The first settlers in North Dover Township, 1810-1818

This maps shows the lots of the earliest settlers in North Dover Township.

Unfortunately, the oldest map the Bay Village Historical Society owns dates from 1852. Before 1852, we can only know our early settlers from family stories and deeds which detail the land and list names of buyer and seller.

As an example: Caleb Eddy, an early settler, purchased 140 acres in Lot #83 from James Bryan in 1827. We know from his deed that James Bryan purchased 160 acres of land in Lot #83 from Jedediah Crocker. To go back even further, we find the deed between Jedediah Crocker of Euclid Township and Hubbard and Stow of Middletown, Connecticut, that shows Jedediah purchased Lot #83 along with 13 other township lots totaling 1,950 acres in 1812. These lands were surveyed by Joseph Darrow, who must have lived in the township since so many deeds list Joseph as the surveyor. 

Philo Taylor was a land agent for Hubbard and Stow in Dover Township. From what we can tell, he and his wife, Zervah, lived on land around where Longbeach Parkway and the high school are today. He was here for more than 10 years selling lands to our early settlers. His name appears on many deeds.

The Joseph Cahoon family, from Vergennes, Vermont, Lot #95, arrived on the morning of Oct. 10, 1810, at the mouth of Cahoon Creek. The same afternoon, west of the Cahoons, the Porter family, on Lot #94, and Reuben Osborn, Lot #93, from Woodbridge, Connecticut, arrived with Leverett Johnson.

The above families were no more than 1,000 feet from each other. They would have heard the banging and cutting of trees, seen smoke and surely gone to see what it was about. Abigail Cahoon and Leverett Johnson met in the woods while picking berries. They married in 1814 and moved to what is now Westlake, on land near the intersection of Center Ridge and Porter roads.

In 1811, Patty Hall and Nathan Bassett, from Berkshire County, Massachusetts, along with her brothers,  Barnabas and James Hall, came into the township. Patty and Nathan settled on Porter Creek between Bassett and Bradley roads. Later her sister, Nancy Ingersoll, would join her brothers on Hall Road.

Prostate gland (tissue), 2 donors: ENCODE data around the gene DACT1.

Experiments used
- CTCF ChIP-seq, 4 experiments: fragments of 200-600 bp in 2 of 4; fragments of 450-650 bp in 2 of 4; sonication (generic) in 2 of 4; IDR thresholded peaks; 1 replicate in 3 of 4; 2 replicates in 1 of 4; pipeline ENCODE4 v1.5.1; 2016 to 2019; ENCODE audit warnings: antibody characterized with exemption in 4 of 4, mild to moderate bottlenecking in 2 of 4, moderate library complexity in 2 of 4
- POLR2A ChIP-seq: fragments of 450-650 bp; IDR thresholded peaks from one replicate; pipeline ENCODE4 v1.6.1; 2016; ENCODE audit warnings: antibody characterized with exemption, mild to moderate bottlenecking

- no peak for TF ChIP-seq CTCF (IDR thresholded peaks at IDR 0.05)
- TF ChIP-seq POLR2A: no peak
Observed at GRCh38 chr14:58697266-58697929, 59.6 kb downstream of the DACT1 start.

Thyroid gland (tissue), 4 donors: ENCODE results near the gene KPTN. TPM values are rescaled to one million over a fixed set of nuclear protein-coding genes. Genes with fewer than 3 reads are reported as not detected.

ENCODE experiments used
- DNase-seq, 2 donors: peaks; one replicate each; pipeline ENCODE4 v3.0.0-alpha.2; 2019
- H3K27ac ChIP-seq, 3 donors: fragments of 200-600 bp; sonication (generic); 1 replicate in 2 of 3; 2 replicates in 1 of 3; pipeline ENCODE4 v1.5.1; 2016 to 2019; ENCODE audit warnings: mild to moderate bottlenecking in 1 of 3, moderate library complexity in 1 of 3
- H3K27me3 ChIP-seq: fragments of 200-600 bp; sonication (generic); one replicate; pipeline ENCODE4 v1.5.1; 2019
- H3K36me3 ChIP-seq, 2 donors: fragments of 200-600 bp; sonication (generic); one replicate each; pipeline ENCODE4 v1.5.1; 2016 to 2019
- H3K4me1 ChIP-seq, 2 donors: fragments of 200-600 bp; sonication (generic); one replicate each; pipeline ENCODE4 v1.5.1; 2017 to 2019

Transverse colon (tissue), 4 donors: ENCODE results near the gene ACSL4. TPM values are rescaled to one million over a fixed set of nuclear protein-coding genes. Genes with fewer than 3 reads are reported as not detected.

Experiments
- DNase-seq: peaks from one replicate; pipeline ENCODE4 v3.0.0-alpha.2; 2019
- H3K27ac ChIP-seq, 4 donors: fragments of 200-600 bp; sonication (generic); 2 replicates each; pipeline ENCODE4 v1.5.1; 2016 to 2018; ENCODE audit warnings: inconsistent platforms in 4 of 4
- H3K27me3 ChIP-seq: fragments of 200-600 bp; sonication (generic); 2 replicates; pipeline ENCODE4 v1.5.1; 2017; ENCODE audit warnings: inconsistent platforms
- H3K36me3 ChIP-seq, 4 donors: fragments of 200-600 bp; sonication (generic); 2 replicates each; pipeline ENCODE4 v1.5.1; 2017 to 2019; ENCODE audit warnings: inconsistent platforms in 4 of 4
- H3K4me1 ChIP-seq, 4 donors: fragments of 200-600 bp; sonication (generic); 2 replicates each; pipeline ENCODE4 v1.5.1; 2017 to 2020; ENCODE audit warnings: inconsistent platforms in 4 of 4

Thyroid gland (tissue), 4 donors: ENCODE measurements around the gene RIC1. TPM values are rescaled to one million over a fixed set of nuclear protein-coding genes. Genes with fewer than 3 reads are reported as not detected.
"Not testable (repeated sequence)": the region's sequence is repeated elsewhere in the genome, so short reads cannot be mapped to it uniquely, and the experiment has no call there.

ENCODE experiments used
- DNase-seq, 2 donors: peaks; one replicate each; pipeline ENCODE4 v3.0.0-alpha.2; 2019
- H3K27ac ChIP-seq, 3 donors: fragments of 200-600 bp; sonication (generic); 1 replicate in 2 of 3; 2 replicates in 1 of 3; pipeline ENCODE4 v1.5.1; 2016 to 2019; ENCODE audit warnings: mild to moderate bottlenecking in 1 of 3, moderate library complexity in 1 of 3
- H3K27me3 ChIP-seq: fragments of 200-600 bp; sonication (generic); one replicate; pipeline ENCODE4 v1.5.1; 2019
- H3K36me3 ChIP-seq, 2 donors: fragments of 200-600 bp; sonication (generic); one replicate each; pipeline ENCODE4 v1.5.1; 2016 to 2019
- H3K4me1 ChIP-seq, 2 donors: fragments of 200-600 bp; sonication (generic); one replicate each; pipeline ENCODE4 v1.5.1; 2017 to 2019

Henry Winsor, Lot #91, and his sister, Mary Brown, Lot #90, from Smithfield, Rhode Island, entered the township in 1813. Henry and Mary were siblings of Betsy Winsor Aldrich, who arrived in south Dover in 1816. Mary married Joseph Brown and settled on the lake near the east end of Lake Road near the Rocky River border while Henry lived on Bradley Road. 

Christopher and Sophia Sadler along with his son, William and his wife, Elizabeth, and their families, from Clarence Station, New York, settled on Lot #92 and Lot #98 in 1814. Their land was along Lake Road, and Bassett Road ran through it.

In 1815, David and Betsy Foote, from Wethersfield, Connecticut, arrived to take over Lot #97 from an early settler whose daughter had been kidnapped by Indians. The farm was west of Bradley Road and ran along the lake shore to the Avon country line. 

John Wolf moved his family to Dover Township from Virginia in 1818. He built a log cabin on 112 acres just south of where Wolf and Bradley roads meet today.

Jedediah and Sarah Crocker, of Euclid Township, owned Lot #83 from 1812 to 1826. (Not sure if they lived on it.)

I notice that the deed date does not always agree with the date the early settler arrived in the township. I think payments were made and no deed was registered with the Cuyahoga County Land Office until paid in full.

Bay Village runs three miles along Lake Erie’s shoreline and a mile wide going south on Bradley Road. Bay is one-half mile going south at Clague Road. In between are Hall, Cahoon and Bassett roads.

So, here are our first families in North Dover Township. Most didn’t live but a half mile from each other along the lake shore. They were certainly not alone. As one reads about these families, it is learned that most had other family in the area. All built log cabins as their first home. Although they could easily walk to visit each other or come when needed for sickness or to build a grist mill, there was enough hard work on their own hundred-acre farm to keep them home.

These settlers stayed and made a new way of life in North Dover Township. 

Read More on Snippets of Bay Village History
Volume 9, Issue 15, Posted 9:28 AM, 08.01.2017